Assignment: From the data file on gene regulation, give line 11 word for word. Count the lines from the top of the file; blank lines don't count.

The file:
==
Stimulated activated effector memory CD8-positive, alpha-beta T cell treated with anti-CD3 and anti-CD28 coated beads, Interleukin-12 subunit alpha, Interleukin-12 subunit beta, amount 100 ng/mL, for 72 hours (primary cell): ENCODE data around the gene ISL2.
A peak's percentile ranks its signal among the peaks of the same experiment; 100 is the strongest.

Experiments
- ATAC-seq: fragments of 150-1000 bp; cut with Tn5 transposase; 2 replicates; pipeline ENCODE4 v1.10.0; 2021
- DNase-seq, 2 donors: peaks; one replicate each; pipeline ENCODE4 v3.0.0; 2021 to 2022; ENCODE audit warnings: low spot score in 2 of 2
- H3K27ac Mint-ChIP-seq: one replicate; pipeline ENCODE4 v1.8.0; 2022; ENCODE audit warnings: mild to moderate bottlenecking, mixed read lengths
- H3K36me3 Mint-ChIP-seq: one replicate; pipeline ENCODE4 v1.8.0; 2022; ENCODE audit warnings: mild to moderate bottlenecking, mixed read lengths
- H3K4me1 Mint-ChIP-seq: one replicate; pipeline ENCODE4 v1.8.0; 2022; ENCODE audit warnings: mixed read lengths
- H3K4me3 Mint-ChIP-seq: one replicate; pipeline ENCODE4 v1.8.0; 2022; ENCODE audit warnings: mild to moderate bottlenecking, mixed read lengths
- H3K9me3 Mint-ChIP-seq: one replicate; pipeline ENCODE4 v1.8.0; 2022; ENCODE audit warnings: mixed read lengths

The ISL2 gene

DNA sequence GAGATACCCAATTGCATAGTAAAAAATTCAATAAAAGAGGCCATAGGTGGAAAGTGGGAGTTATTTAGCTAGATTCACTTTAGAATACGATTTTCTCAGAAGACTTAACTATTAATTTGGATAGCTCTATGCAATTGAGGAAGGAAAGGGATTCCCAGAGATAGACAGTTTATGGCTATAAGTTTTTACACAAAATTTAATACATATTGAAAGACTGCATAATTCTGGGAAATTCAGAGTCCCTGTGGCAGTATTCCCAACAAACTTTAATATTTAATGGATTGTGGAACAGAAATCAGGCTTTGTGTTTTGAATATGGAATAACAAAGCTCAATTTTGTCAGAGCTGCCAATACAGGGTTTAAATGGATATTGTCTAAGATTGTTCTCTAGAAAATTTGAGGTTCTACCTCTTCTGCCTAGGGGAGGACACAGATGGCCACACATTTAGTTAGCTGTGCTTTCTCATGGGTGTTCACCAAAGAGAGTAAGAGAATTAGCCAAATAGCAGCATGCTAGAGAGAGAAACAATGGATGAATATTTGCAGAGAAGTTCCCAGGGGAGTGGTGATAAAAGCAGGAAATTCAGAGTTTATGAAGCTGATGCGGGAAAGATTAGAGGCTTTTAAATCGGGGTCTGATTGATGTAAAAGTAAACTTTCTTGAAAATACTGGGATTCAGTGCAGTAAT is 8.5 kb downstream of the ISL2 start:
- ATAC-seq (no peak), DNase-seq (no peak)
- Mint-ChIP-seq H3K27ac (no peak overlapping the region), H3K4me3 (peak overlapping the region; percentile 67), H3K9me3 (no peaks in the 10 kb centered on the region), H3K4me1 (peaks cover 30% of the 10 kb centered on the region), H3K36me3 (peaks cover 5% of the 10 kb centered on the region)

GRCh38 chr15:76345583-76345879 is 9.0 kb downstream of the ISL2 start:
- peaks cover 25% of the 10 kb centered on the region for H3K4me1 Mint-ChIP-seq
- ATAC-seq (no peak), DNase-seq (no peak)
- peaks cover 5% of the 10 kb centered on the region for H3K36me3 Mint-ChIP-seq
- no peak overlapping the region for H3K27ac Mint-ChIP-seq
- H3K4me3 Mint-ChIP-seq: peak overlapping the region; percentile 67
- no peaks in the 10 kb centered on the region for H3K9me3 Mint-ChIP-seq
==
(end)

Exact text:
The ISL2 gene